The infrared light beams are sequentially scanned across the display surface 12 with an effective beam diameter of approximately 1/16 inch. This configuration was selected on the basis of the typical finger diameter, that is approximately 7/16 inch. Although it is obvious that the technique can be extended to higher resolution grids, the particular application described here did not require a resolution greater than two positions per inch.

A constructed embodiment of the present invention was utilized in connection with a plasma display and memory device similar to that shown in the D.L. Bitzer et al. US. Pat No. 3,559,190 for incorporation as a display device at each terminal in the teaching system of the aforementioned D.L. Bitzer US. Pat. No. 3,405,457. On this plasma display, it is desired that the 8 9% inches X 8 inches square display surface be divided into 256 areas (a 16 X 16 matrix) which are sensitive to the selection and/or touch of the human finger. That is, the position or address of the area which is selected by pointing or touching of the human finger is automatically sent back to the central computer system in a manner similar to that used to send back key set information. The present infrared position encoder combines very effectively with the plasma display panel because the display surface can also function as a rear projection screen for projecting additional information onto the display surface.

While the present embodiment of the present invention is herein described in respect to its application to a plasma display and memory unit, it is to be understood that the application thereof is not so limited and can as well be applied to other types of display devices, such as cathode ray tubes, solid state displays, etc.

The need for optical collimation is eliminated in the present system by activating only one source/detector pair at a time in the x and y arrays. Since the LEDs and phototransistors exhibit rise and fall times of 2-5 microseconds, large numbers of source/detector pairs can be scanned within time intervals which correspond to human finger reaction times. For example, if each source/detector pair is turned on for a microseconds, than a source/detector array of 100 pairs could be scanned in 10 milliseconds.

Sensing the presence and absence of the source produced light beams is achieved with a phototransistor that is matched to the LED emission. The signal produced by currently available type of phototransistors, however, is much too small (approximately 100 millivolts) to be detected with a standard logic unit and as a result must be amplified. Since a detector has need for an amplifier only once per scan and since no two detector signals need to be amplified at the same time, only one multiplexed amplifier is needed per x and y array.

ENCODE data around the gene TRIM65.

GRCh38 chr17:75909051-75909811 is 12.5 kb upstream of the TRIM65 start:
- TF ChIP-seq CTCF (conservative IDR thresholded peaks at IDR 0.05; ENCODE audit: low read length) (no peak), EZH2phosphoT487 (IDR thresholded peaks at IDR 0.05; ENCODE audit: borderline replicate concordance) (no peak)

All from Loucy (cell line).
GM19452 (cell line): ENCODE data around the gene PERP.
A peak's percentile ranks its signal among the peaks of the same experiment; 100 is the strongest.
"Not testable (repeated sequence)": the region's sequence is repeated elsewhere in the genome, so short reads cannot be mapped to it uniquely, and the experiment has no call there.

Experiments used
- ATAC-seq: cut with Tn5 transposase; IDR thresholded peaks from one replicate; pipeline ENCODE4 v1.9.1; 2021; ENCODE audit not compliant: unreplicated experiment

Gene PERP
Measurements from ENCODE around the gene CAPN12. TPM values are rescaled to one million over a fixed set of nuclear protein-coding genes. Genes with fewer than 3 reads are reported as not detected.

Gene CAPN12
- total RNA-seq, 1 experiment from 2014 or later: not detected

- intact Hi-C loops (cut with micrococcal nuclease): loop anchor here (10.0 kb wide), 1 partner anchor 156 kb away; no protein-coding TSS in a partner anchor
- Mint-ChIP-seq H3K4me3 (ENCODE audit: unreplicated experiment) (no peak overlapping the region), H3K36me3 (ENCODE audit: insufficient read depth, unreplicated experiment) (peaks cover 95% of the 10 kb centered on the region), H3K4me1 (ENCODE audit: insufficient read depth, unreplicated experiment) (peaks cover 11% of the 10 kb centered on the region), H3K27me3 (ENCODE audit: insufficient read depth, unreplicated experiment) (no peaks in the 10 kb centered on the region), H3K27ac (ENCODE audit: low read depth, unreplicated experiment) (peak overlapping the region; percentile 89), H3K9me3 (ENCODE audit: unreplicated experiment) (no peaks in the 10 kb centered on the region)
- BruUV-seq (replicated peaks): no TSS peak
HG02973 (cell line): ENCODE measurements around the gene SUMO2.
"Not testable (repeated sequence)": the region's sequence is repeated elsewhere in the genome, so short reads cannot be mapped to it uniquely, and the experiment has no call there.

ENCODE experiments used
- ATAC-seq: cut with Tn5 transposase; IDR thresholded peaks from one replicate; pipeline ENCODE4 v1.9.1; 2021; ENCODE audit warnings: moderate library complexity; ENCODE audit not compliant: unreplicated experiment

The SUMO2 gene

The circuit blocks used to perform the scanning, sensing and control functions of a 16 element x and y array are shown schematically in FIG. 3. The logic units used were of standard TTL type.

In general, the scanning, sensing and control functions are accomplished by electronically scanning the x and y arrays sequentially while keeping a record of the particular x and y address of the selectively activated source/detector pair in each array. The display surfaces are scanned from top to bottom and from left to right as shown in FIG. 3. Upon interruption of the light beams, the particular x and y address of the source/detector pairs in the x and y arrays are noted and transferred to the computer. The apparatus providing such functions and operations are shown in FIG. 3. In particular a free running clock 40 operates through line 42 to operate the x counter 44 and y counter 46 so as to sequentially select the address designations for each of the 16 source/detector pairs in the x and y arrays. Each of the x an y counters 44, 46 contains a four bit counter for specifying the digital address of each of the 16 associated paired sources and detectors.

Respective x and y decoders 48, 50 contains suitable logic gating circuits for decoding the respective four bit addresses from the x and y counters into one of the associated 16 lines. Each of the decoders 48, 50 is normally inhibited through respective inhibit lines 52, 54 for a preset delay time following the sequencing of a new address in the counters. This delay time eliminates the possibility of errors arising from noise erroneously gating the infrared sources and detectors through the decoders. As shown in FIG. 3, the output of the decoders is coupled into the respective x and y arrays of paired sources/detectors. Thus, during the time the x and y decoders are inhibited on lines 52 and 54, the IR sources and the detectors are inactivated. Following a new clock pulse to reset the counters 44, 46 to the next at and y address, and following a short delay to eliminate the aforementioned noise gating possibility, the respective four bit digital addresses in the counters are transformed by the decode circuits to operate the corresponding x and y infrared sources.

To insure that the respective corresponding detectors are receiving only the infrared light beam from the paired source, activation of the respective x and y detectors is delayed for a short time by delay circuits 56, 58. This delay time corresponds to the normal activation time for the infrared sources and detectors so as to insure that they are fully turned on, and normally amounts to approximately lOO microseconds. An x signal detector amplifier 60 and a y signal detector amplifier 62 are connected to the respective plurality of x and y infrared phototransistor detectors 16 and 20. The outputs of signal amplifiers 60 and 62 are coupled to the respective x and y counters to provide suitable signals to stop the counters in the event the respective light beams have been interrupted. If a light beam is interrupted, the x and y counters are stopped at the respective, corresponding four bit digital addresses and these addresses are then read out into output register 64 which is coupled to the computer to present the addresses in digital form to the computer input.